Tuesday, September 22, 2015

9/22 Forage fish, greenhouse gas, climate myth, El Nino, Shell train, BC fish farm, BC LNG, old growth logging

Forage fish (Paul Dabill/Pew Trusts)
How to Identify a Forage Fish — and Why We Need To
Forage fish are increasingly being recognized as an important part of the marine ecosystem. By studying and setting catch limits on forage fish, managers can reduce the risk of population crashes for commercially valuable fish. Ted Morton writes. (Pew Charitable Trusts)

New blog: Holy Father the Chemist
"There have been some strange twists and turns in religiosity the past few weeks perhaps foreshadowing Pope Francis’ visit to our country this week. No doubt Kentucky county auditor Kim Davis is both deeply religious and an upstanding civil servant but not to choose one’s religious faith and resign from one’s sworn duties as a civil servant when it comes in conflict makes a mockery of both the faith she holds and the duties of the office she had sworn to perform…."

State moves to limit greenhouse gases
The state Department of Ecology on Monday proposed capping greenhouse gases from the state’s 35 largest emitters, rolling out a new rule-making process months after Gov. Jay Inslee failed to get legislation passed on his ambitious cap-and-trade plan. The agency began writing a rule to limit — and reduce over time — the amount of heat-trapping gases from the state’s largest industrial facilities, including power plants, refineries and landfills. Ecology officials said the rule would apply to facilities emitting 100,000 metric tons of greenhouse gases a year, which would capture about 60 percent of the state’s overall carbon emissions. Those that don’t comply could face penalties like those used to enforce other regulations. Phuong Le reports. (Associated Press)

Stephen Hume: Another climate myth debunked  
Mention global warming anywhere in a column and the inbox erupts with angry, condescending and dismissive messages from readers claiming that the planet has been cooling — or, at least, not warming — since 1998. But new research by a team of scientists at Stanford University, just published in the Springer science journal Climatic Change, finds that this so-called “hiatus” in global warming over the last 17 years never happened. (Vancouver Sun)

B.C. coast should brace for ‘monster’ El Nino year: UVic professor
The “monster” El Nino weather system expected to hit Canada’s West Coast later this fall and winter could lead to higher tides, flooding and erosion in low-lying coastal areas, says a professor at the University of Victoria. Ian Walker’s warning comes out of part of a larger study by a group of researchers from five countries bordering the Pacific who looked into El Nino and La Nina weather systems. The study was published this week in the journal Nature Geoscience. Kevin Drews reports. (Canadian Press)

Public comment period opens on EIS for Shell project
Skagit County and the state Department of Ecology are seeking public comment about the scope of the upcoming environmental impact statement on Shell Puget Sound Refinery’s plans to transport crude oil by rail. Shell has proposed building a facility that would unload crude oil from up to six trains per week. The oil would be refined in Anacortes. Comments are being accepted from until Nov. 5, more than double the 21 days required for an EIS. (Skagit Valley Herald)

Protesters threaten to renew blockade in B.C. fish farm dispute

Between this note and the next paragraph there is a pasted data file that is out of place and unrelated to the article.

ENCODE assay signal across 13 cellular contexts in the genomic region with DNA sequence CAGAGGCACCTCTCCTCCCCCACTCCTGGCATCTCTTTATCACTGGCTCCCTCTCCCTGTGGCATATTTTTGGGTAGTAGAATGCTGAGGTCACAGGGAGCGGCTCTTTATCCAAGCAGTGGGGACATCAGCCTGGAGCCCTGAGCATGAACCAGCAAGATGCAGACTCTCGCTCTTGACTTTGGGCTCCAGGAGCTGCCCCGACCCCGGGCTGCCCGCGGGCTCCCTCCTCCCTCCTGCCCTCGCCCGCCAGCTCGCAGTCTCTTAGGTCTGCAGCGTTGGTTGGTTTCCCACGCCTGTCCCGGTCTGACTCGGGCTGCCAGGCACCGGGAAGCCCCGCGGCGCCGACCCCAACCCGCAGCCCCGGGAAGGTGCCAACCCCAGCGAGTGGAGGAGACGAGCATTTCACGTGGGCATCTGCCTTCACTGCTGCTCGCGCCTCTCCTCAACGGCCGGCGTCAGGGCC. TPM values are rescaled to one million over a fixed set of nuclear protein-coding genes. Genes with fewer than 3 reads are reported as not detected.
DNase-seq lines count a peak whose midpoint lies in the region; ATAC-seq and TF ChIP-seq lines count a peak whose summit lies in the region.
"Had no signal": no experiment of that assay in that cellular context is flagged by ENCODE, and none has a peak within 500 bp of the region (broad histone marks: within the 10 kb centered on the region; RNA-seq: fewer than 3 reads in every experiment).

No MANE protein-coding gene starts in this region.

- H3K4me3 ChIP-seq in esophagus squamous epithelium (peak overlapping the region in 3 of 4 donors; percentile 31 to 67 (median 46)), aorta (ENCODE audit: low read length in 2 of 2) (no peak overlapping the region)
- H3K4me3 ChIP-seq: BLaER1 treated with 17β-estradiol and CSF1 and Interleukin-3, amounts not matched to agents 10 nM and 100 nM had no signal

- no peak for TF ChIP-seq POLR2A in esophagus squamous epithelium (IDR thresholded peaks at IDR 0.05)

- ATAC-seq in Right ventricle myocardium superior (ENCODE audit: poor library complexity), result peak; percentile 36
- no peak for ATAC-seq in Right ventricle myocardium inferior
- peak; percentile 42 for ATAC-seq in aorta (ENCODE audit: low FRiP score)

Protesters who had been attempting to block a fish farm on Vancouver Island say they will return to their camp unless the Norwegian company behind the site removes its docks and equipment, as protesters had expected. Protesters who call themselves the Yaakswiis Warriors said representatives from Cermaq, an aquaculture company with operations in Canada, Chile and Norway, recently promised to remove the installation at a site near Ahousaht, B.C., on Monday morning. A small group of opponents had been blockading the site, located north of Tofino, since Sept. 9, citing potential environmental damage that could result from the plant. Wendy Stueck reports. (Globe and Mail)

LNG exports will impede fishing rights: First Nations
The Allied Tribes of Lax Kw’alaams are claiming title to Lelu Island and Flora Bank in the Port of Prince Rupert, arguing in a court filing that a proposal to export liquefied natural gas would interfere with aboriginal fishing rights. Pacific NorthWest LNG, led by Malaysia’s state-owned Petronas, is seeking to build an $11.4-billion export terminal on Lelu Island in northwestern British Columbia. The island is located next to Flora Bank, which contains eelgrass vital for nurturing juvenile salmon in the Skeena River estuary. Brent Jang reports. (Globe and Mail)

Planned logging of old-growth B.C. forest “shameful,” could spark blockades, say environmentalists  
The B.C. government has approved a permit for logging on one of eight planned “cutblock” areas in the central Walbran Valley on Vancouver Island, which an environmental group says could reignite the war in the woods from the 1990s. “This type of old-growth forest is simply too rare to destroy, and the fact the government isn’t responding to this crisis is shameful,” Wilderness Committee campaigner Torrance Coste said in a news release from the group. The area in question was not protected when more than 16,000 hectares of forests were placed off limits to logging in the Carmanah Walbran Provincial Park created in 1993 following protests and blockades. Gordon Hoekstra reports. (Vancouver Sun)

Now, your tug weather--
WEST ENTRANCE U.S. WATERS STRAIT OF JUAN DE FUCA- 230 AM PDT TUE SEP 22 2015
TODAY
SE WIND 5 TO 15 KT. WIND WAVES 1 OR 2 FT. W SWELL 4 FT AT 9 SECONDS.
TONIGHT
SE WIND 5 TO 15 KT. WIND WAVES 1 OR 2 FT. W SWELL 4 FT AT 9 SECONDS.

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